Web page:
Monday, October 18, 2010

The Invisible Cords - Stages of Separation

Laura Innes has written a lovely guest post for us, about her experiences with her girls, on separation and independence. Thanks Laura!

After the birthing of your child, whether it is cut or falls away naturally, the separation of the umbilical cord is an awakening.An awakening to the idea that you and your child are indeed two separate entities. After a pregnancy where you felt very much to be one being, two hearts beating within the same vessel.
While this is the more obvious and well known ‘cutting of the cord’, it has dawned upon me that there are ongoing, more subtle separations that help to ease us gently into the growing independence of our children. The creating of their own lives, separate from ours.

One of these moments came upon me when my first daughter, new to the world of school, tried to insist that I needn’t walk her up to her class anymore.
 It’s not that I wouldn’t feel safe letting her make her way to her classroom, there are only forty-one children in the whole school, and I find it to be a very safe little community. I just simply want to do it. To hold her hand as we make our way up together. As much for my benefit (or maybe more so), than for hers. While I’m not working, I have the opportunity to be there every day. I love being involved in what’s new in her world. Seeing her creations, meeting with her teacher, and putting a face to the so often mentioned names of her friends.
It’s a small way of comforting me that she is safe, accepted and comfortable in the environment where she spends so much of her time these days.
I’ve realised that her not needing my kiss goodbye anymore, though I still offer it every day, is not a sign of rejection. Rather it’s a sign of confidence. That my precious child feel s secure enough in her being  not be intimidated with the prospect of being away from my side.
I no longer force that morning kiss; just accept graciously when it is returned, and walk back to the car, to my day, knowing that my girl is okay without me.

Another of these subtle separations presented itself to me with the return of menstruation after my second daughter’s birth. Eleven months after her umbilical cord was cut, I recognized that familiar, yet almost forgotten warm trickle. I felt a little overwhelmed, not something I expected to happen. It was like a marking of the final chapter to my pregnancy and birthing era.
Although I still feed her frequently at my breast, my body has shifted in the recognition that my baby is less dependent on me, and is making way for the opportunity to nest and nurture a new spirit.

What an amazing gift to be a woman in this moment. To trust and amaze at the instinctive capabilities of my own body.
These moments are providing me with a reflection on the idea that our children, as much as they are a part of us, are also their own separate beings.

An opportunity to let go a little of the emotional strings of attachment, and allow these beautiful souls room to grow and develop.
At times I know I’ll have the natural urge to hold on tight.  I will try instead to take a step back and appreciate the resilience and confidence my children have developed. To feel proud that I have been a part of that, and to know they feel safe enough to venture out on their own, while trusting that I am here when they need me.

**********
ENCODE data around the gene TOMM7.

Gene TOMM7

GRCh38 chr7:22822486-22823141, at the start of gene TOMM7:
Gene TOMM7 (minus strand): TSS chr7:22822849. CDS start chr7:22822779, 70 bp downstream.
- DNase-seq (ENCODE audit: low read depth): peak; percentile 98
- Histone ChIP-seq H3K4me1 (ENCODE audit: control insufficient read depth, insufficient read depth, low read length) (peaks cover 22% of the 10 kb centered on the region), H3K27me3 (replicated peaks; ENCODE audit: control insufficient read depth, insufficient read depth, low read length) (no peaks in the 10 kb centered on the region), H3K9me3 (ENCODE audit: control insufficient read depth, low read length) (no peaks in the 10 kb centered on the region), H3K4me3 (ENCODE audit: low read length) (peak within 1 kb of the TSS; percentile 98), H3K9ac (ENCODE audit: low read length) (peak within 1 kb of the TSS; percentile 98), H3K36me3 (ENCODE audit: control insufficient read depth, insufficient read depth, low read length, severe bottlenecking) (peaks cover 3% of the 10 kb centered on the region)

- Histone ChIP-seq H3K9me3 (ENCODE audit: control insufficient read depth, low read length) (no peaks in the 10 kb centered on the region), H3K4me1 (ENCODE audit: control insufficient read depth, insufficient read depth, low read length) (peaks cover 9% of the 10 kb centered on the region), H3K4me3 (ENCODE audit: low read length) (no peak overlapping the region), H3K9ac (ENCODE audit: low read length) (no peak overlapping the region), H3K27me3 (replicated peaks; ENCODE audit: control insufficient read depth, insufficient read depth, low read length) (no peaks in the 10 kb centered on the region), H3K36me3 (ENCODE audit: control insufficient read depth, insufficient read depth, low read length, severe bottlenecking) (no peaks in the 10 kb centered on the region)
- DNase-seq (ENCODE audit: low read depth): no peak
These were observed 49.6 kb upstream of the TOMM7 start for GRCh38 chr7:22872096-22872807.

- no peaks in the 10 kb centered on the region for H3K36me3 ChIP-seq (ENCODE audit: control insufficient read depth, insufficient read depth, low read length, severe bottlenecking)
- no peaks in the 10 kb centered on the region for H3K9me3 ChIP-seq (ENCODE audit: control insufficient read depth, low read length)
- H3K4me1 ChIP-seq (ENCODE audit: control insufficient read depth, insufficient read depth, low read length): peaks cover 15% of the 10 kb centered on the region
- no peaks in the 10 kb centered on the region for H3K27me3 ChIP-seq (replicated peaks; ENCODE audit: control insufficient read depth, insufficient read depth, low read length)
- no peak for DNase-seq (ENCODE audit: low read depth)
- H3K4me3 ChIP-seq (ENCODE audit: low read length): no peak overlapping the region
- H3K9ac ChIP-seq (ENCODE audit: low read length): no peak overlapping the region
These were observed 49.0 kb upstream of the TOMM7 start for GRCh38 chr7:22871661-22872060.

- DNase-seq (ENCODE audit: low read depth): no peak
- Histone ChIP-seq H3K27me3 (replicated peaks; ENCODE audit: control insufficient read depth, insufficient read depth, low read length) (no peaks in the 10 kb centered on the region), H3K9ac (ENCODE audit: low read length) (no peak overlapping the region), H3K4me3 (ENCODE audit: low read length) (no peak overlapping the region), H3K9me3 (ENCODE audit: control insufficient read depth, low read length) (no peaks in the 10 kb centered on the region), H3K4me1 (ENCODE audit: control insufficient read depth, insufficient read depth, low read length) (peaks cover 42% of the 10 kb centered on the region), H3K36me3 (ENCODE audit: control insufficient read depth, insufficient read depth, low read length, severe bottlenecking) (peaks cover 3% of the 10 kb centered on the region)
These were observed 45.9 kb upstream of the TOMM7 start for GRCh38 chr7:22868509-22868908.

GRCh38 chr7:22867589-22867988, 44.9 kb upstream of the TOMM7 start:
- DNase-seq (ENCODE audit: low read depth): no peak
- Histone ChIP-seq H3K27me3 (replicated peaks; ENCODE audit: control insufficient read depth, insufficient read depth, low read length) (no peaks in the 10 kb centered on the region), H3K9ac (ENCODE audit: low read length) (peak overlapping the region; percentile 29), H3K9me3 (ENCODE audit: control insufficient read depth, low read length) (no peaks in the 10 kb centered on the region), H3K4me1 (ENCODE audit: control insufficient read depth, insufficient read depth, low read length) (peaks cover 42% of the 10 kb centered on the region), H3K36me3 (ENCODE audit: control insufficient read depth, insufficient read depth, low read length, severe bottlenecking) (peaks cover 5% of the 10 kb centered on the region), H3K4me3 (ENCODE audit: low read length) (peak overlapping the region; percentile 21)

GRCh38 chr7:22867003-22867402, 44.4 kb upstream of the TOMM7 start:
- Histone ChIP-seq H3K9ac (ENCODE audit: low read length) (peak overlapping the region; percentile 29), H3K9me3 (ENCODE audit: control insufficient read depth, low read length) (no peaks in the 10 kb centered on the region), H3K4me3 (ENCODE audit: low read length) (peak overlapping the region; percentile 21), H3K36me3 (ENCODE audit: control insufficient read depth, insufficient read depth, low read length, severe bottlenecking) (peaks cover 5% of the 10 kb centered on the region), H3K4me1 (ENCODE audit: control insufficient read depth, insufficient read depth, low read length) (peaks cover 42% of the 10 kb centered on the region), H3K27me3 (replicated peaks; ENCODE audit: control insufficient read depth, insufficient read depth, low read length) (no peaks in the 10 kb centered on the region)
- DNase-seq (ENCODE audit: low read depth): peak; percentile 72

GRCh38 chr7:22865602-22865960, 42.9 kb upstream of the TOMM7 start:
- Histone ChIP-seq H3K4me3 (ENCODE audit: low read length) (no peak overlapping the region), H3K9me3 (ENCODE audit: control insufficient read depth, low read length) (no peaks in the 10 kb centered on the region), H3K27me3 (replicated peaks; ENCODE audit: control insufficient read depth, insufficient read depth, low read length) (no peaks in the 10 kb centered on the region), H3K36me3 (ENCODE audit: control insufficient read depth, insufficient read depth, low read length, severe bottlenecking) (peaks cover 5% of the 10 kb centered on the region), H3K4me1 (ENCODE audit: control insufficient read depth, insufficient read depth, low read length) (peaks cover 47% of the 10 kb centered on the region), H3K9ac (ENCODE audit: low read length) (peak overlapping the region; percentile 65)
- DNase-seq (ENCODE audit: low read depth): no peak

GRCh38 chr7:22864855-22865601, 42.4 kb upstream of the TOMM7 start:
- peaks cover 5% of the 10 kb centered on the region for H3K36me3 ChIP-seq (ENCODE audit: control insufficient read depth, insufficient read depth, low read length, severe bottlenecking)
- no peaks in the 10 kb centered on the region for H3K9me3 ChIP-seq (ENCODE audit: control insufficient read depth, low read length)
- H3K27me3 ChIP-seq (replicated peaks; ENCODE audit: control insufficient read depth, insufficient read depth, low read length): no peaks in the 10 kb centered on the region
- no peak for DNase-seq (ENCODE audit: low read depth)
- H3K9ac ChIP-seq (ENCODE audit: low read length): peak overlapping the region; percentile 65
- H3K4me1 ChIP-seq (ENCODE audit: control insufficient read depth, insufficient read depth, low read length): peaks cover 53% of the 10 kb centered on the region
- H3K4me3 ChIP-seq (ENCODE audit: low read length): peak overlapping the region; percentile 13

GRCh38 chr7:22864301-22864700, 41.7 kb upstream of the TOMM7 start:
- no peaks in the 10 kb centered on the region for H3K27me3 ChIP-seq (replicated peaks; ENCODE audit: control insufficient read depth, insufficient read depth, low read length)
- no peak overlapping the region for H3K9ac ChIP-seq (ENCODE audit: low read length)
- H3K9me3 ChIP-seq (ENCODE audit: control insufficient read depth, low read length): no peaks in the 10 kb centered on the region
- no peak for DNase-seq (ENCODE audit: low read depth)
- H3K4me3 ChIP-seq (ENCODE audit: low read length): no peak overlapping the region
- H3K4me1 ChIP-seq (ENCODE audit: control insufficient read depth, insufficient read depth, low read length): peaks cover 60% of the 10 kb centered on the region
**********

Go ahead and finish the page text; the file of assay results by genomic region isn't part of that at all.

About me:
My name is Laura Innes; I live in the Yarra Valley and am a young mother of two spirited girls who inspire and amaze me every day.
I am passionate about instinctive parenting, gentle birth, breastfeeding, and trying to grow as a mother through all the trials and joy motherhood brings.


  1. I have found with my son, that his journey to independence has an ebb and flow to it. Next year as he starts school and has many more influences in his environment. This will be a challenge to me, to let go some more, to allow him space to find his own way of being. To accept who he is and to trust.

  2. What a beautiful story. What struck me was this line: 'I’ve realised that her not needing my kiss goodbye anymore, though I still offer it every day, is not a sign of rejection. Rather it’s a sign of confidence.' Very apt and so true. As the mother of a 7 month old darling girl I am nervous about the prospect of her growing further away from me, but excited to be able to be a part of nurturing her spirit so she is confident enough to be without me in the world.

  3. I think every child is different (of course). I don't think it is necessarily a sign of confidence to not needing to be kissed etc. Some children just are not the kissy/cuddly types. I believe my youngest son of 7 is extremely confident (probably over-confident) but still wants his share of kisses no matter what the situation or who is watching. Which I am truely thankful for, that he is not yet self conscious as boys often end up.

  4. Oops, I didn't mean to make it sound so generalised that it was a 'sign of confidence', I guess I was refering to the change in my daughter herself, (who still loves kisses and cuddles also), but I'd just seen a shift in her, and this small thing was a part of that. :) She is also still in that lovely age where if I do give her a kiss/cuddle in public, she is in no way self conscious about it, and will openly tell me she loves me right back in front of whoever may be around. :)
    I wasn't meaning to make people think their children didn't display confidence if they were asking for a kiss/cuddle. :)

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